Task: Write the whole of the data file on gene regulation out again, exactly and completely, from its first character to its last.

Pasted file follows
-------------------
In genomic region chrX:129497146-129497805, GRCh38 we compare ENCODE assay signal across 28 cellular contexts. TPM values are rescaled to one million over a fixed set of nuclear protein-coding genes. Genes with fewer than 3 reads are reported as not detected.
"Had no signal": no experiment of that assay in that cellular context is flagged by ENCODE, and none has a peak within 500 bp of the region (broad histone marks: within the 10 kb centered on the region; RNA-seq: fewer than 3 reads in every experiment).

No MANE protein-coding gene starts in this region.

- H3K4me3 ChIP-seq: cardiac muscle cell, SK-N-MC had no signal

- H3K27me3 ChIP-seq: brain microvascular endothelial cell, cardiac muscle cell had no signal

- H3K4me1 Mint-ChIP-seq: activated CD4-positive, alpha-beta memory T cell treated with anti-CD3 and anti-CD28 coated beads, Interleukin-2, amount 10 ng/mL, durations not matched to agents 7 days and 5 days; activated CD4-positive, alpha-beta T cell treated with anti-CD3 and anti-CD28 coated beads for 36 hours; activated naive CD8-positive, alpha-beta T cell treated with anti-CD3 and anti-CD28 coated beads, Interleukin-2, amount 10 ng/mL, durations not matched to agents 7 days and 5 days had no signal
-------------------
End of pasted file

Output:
In genomic region chrX:129497146-129497805, GRCh38 we compare ENCODE assay signal across 28 cellular contexts. TPM values are rescaled to one million over a fixed set of nuclear protein-coding genes. Genes with fewer than 3 reads are reported as not detected.
"Had no signal": no experiment of that assay in that cellular context is flagged by ENCODE, and none has a peak within 500 bp of the region (broad histone marks: within the 10 kb centered on the region; RNA-seq: fewer than 3 reads in every experiment).

No MANE protein-coding gene starts in this region.

- H3K4me3 ChIP-seq: cardiac muscle cell, SK-N-MC had no signal

- H3K27me3 ChIP-seq: brain microvascular endothelial cell, cardiac muscle cell had no signal

- H3K4me1 Mint-ChIP-seq: activated CD4-positive, alpha-beta memory T cell treated with anti-CD3 and anti-CD28 coated beads, Interleukin-2, amount 10 ng/mL, durations not matched to agents 7 days and 5 days; activated CD4-positive, alpha-beta T cell treated with anti-CD3 and anti-CD28 coated beads for 36 hours; activated naive CD8-positive, alpha-beta T cell treated with anti-CD3 and anti-CD28 coated beads, Interleukin-2, amount 10 ng/mL, durations not matched to agents 7 days and 5 days had no signal